Nearly every company gathers some form of customer feedback. Polls, ratings, surveys – collecting feedback has never been easier. But what happens to all this data? How much of it is acted upon to improve the customer experience?
Most survey feedback is collected, analyzed, and reported on, and much of it ends up in pleasant presentations with impressive pie charts and graphs. Customers are seen in an aggregated view, usually identified by industry and/or title. Of course, their relationship with a business isn’t an aggregated one, it’s an individual one. So how can we really improve an individual’s experience with our brand if we only see them in the aggregate? We can’t. We need to find a way to collect the whole but solve for the part.
Curiously, most companies have the means to do it today. Many surveys start by extracting existing customer data from a CRM application to use for NPS or similar customer engagement measurements. But rarely are the results from the survey returned to the same business application the customer information was pulled from. Most often the results remain within the survey application for analysis and reporting. No doubt, sales teams would appreciate knowing how each of their customers currently viewed the company. By integrating the feedback directly into the CRM solution, a customer’s current perception of the company could now be part of the customer record.
Equally, what if a customer has a support issue but hasn’t filled out a support request? And before they do, they receive a customer engagement survey. They’re likely to share their frustration via this survey. Unfortunately, this information typically remains hidden in the aggregate or becomes yet another verbatim comment that can’t be addressed individually. Some companies, however, have figured out how to have their survey data trigger a support request by integrating the feedback into their customer support applications. This allows action to be taken immediately, and even though the customer never submitted a support ticket, their issue can be resolved. All of which drives an improved customer experience driven by immediate action taken from an aggregated survey.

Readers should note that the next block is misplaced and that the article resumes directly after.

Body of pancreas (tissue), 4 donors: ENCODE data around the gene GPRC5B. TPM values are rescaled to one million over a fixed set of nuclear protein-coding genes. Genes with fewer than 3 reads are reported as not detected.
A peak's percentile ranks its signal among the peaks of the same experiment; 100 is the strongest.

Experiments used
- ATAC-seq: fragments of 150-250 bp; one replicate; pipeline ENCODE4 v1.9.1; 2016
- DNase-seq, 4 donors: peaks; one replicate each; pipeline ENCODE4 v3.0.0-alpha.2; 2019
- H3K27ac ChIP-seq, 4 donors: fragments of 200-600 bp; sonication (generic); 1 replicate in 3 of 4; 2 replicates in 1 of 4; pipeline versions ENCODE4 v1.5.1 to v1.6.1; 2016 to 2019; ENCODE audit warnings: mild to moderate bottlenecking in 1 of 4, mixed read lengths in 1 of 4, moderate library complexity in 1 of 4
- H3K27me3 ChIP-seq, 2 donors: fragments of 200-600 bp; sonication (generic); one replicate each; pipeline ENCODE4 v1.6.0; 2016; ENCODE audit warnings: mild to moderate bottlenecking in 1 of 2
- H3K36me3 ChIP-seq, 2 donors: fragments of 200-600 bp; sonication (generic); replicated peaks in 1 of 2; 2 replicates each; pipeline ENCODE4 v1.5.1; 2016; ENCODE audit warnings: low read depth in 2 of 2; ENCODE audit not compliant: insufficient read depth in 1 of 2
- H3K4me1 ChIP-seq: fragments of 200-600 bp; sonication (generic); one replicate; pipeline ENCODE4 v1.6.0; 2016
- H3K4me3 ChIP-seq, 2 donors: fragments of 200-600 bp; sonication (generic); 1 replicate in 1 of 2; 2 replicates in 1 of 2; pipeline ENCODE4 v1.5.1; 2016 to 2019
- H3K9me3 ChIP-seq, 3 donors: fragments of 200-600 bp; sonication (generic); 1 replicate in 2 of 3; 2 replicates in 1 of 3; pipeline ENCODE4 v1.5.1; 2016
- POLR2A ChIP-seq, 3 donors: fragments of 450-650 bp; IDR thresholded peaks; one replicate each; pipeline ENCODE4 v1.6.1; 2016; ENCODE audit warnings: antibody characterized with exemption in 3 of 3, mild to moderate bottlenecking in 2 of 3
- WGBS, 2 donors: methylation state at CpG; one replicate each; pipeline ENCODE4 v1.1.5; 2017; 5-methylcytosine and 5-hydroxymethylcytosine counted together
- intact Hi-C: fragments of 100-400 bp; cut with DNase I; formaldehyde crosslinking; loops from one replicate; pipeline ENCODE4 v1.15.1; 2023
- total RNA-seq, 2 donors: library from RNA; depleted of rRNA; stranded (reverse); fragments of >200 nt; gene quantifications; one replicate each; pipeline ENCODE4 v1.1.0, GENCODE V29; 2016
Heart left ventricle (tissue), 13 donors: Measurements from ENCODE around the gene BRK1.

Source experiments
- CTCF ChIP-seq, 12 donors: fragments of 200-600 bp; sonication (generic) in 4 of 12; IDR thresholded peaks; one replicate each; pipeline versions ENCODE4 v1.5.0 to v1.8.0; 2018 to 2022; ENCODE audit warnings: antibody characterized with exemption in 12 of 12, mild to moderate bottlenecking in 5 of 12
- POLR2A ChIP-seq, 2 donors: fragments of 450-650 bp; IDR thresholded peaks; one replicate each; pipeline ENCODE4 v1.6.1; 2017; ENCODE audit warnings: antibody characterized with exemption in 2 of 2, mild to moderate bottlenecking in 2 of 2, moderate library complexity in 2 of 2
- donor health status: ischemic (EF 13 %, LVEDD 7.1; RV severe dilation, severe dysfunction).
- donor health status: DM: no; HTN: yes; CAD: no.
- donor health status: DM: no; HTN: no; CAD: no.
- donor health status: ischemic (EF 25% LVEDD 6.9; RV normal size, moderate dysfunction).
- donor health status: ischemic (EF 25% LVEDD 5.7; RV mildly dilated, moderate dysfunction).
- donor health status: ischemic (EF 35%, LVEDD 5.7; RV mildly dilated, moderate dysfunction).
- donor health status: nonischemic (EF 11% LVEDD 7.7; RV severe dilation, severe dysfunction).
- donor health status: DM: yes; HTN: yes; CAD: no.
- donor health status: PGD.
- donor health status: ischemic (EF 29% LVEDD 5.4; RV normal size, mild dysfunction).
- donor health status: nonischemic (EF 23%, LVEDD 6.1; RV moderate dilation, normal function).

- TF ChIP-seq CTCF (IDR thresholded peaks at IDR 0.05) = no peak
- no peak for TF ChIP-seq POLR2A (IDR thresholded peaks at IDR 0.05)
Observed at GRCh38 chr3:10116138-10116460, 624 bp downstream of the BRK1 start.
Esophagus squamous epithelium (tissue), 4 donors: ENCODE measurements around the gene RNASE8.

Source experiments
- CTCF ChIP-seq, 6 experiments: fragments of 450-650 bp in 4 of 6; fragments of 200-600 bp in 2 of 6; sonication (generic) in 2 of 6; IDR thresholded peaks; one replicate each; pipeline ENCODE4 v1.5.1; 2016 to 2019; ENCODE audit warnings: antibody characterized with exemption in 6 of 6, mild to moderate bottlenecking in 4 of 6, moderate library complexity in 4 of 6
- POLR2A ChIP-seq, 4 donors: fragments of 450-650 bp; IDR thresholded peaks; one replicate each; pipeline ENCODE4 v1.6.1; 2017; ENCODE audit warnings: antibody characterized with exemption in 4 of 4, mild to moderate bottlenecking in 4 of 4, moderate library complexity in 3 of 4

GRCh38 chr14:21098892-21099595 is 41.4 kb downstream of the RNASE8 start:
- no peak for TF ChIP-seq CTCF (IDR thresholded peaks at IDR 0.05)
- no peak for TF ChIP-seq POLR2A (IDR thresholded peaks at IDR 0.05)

A separate but equally important issue related to survey data, is the governance and security of it. Typically, each department within an organization has the freedom to choose and buy their preferred survey tool to give them the freedom to create the best survey for their needs. The result is several different tools are used across a company, which means there’s no consolidated view or oversight of the feedback data. Given the increased focus on data governance and compliance, it’s likely that more companies will choose to standardize on single data collection platform so they can provide the governance they require with the feedback gathering they need.
We see the following changes to the management of customer experience data in order to drive individualized action and data governance:
Survey data will be better governed than it is today. Running surveys is very easy because buying and using survey software is very easy. But if IT isn’t involved in the purchase, setup, and management of the software, it’s unlikely that the data is governed, creating a potential compliance risk for the company. In 2020, more companies will look to provide survey-building freedom while simultaneously delivering data governance by standardizing on single feedback platforms.
Feedback data will be integrated directly into existing systems to drive action. Most survey data ends up in dashboards and pie charts to be presented at meetings for discussion and debate. But the people who provide feedback expect action. In 2020, more companies will integrate feedback directly into existing CRM, customer-support ticketing, and other customer-management systems to take immediate action on the feedback provided. This will allow companies to close the loop with their individual customers instead of viewing them as an aggregated number in a pie chart.
Chris Benham is CMO at SurveyGizmo, which takes data out of dashboards and puts it into the hands of people who take action.